Why You Should Retain a Personal Injury Attorney

You may think that settling with insurance companies is an easy process that you can handle yourself, without the help of an attorney. However, failing to retain counsel may result in you securing less compensation. Insurance companies look out for their bottom line, which means that they are going to pay out the least amount possible, even your own insurance company.

Thus, when you are making a claim, even against your own insurance, you should retain a personal injury attorney to handle the negotiations and review any settlement offers. Studies have shown that when individuals retain an attorney, settlements are higher. Furthermore, if an insurance company is particularly stubborn with a low-ball offer, an attorney can take your case to trial, and insurance companies know this. Trial can prove especially beneficial in cases that involve serious or catastrophic injuries and long-term care. It is difficult to get an insurance company to pay for ongoing care, including occupational or physical therapy and follow up doctors’ appointments.

Fees and Costs

While many personal injury attorneys cover their clients’ fees and costs up-front, some may require you to pay those out of pocket. Attorney’s fees are what you pay an attorney to represent your rights in settlement negotiations and/or in court. Costs are the actual costs of filing all components of a lawsuit; attorneys don’t turn a profit on costs. For example, if the fee to file a dog bite personal injury case is $400 in the court, then the attorney will charge you $400 for this. Similarly, if you go to mediation or arbitration and the mediator/arbitrator charges $450 per hour, the attorney will charge you $450 for this. Costs may include:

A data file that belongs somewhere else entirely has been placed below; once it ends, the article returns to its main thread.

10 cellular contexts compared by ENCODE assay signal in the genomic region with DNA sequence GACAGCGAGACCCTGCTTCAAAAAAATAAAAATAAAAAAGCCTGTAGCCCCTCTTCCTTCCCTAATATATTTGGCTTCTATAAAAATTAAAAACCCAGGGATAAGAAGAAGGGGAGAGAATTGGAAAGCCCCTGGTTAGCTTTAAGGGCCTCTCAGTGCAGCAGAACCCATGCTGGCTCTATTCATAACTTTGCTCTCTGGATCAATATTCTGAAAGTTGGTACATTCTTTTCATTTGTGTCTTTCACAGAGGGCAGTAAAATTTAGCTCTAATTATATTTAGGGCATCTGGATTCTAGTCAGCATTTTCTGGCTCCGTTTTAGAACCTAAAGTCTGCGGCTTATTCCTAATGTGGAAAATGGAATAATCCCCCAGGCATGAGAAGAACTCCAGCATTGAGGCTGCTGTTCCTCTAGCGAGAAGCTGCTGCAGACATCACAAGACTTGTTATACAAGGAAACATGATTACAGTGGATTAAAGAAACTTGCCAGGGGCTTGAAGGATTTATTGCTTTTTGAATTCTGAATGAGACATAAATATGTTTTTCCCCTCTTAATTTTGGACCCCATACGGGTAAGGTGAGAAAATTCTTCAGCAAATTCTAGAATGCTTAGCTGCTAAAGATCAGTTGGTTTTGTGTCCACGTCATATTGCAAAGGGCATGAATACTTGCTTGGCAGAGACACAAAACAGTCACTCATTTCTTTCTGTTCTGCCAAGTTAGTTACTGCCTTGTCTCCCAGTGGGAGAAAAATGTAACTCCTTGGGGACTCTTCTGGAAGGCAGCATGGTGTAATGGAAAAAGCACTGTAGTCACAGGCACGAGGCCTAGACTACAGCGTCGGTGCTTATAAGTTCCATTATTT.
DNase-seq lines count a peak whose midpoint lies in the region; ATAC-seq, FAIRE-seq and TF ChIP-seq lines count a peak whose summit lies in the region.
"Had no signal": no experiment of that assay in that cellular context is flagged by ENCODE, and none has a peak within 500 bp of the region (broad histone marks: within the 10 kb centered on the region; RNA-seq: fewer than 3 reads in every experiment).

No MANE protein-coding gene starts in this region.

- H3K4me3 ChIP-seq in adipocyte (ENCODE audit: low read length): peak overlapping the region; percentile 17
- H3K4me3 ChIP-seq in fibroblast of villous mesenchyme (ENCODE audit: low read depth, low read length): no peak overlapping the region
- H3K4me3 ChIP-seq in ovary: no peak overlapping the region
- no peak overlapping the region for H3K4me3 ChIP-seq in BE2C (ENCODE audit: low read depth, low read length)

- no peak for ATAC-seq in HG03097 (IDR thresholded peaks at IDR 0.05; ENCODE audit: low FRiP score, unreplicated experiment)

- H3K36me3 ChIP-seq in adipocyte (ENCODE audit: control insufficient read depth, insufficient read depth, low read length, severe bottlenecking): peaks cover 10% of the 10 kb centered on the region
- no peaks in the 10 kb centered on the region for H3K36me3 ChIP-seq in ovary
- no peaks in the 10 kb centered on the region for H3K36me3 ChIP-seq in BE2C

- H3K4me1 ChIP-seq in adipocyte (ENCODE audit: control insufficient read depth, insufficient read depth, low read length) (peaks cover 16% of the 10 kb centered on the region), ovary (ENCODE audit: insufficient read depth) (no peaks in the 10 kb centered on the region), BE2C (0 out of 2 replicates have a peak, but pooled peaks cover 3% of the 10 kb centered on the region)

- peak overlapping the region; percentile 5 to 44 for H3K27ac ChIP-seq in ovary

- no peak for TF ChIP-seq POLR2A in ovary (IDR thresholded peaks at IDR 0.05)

• Lawsuit filing fees with the clerk of court, which are set by statute
  • Personal service of the summons, which depends on the price of the process server
  • Postage and copies
  • The cost of arbitration or mediation, which is based on the hourly rate the mediator or arbitrator charges
  • The cost of taking depositions, which may include travel, office space, and equipment rental
  • The cost of court reporters, which depends on what the court reporter charges and may be an hourly, a daily, or a flat-rate fee
  • The cost of any investigators, which depends on their charging structures
  • The cost of expert witnesses, which is based on an hourly or a flat-rate fee

If the personal injury attorney covers your case’s costs for you up-front, he or she will deduct that amount from the amount awarded to you at settlement or trial, and then also deduct his or her percentage of attorney’s fee. If an attorney charges a flat rate fee, he or she may include the costs in that rate, even though they are billed separately.

Choosing a Personal Injury Attorney

If you live in an area that has many personal injury attorneys, it’s often difficult to choose the right one. First, always check to see if an attorney is registered with the Florida Bar Association and, if so, if he or she is in good standing. If the attorney has any blemishes against his or her record, it will be listed on the Bar’s website.

Look at some of the attorney’s settled cases. Often, personal injury attorneys will tell you the type of case and how much the settlement was for, or how much the court ordered the defendant to pay.

Always ask a personal injury attorney what you will need to pay up front, such as costs. While requiring the payment of up-front costs doesn’t necessarily mean that an attorney is not a good attorney, it could mean that you might not be able to afford to pursue the lawsuit, depending on the amount of the costs.

Ask the attorney how he or she will be charging you for his or her time. Most personal injury attorneys work on a contingency basis, which means they will take a percentage of your compensation award as their attorney’s fees. Some attorneys won’t charge you anything if they don’t win your case.

Dolman Law Group Accident Injury Lawyers, PA
800 North Belcher Road
Clearwater, FL 33765
(727) 451-6900

Florida Personal Injury Attorneys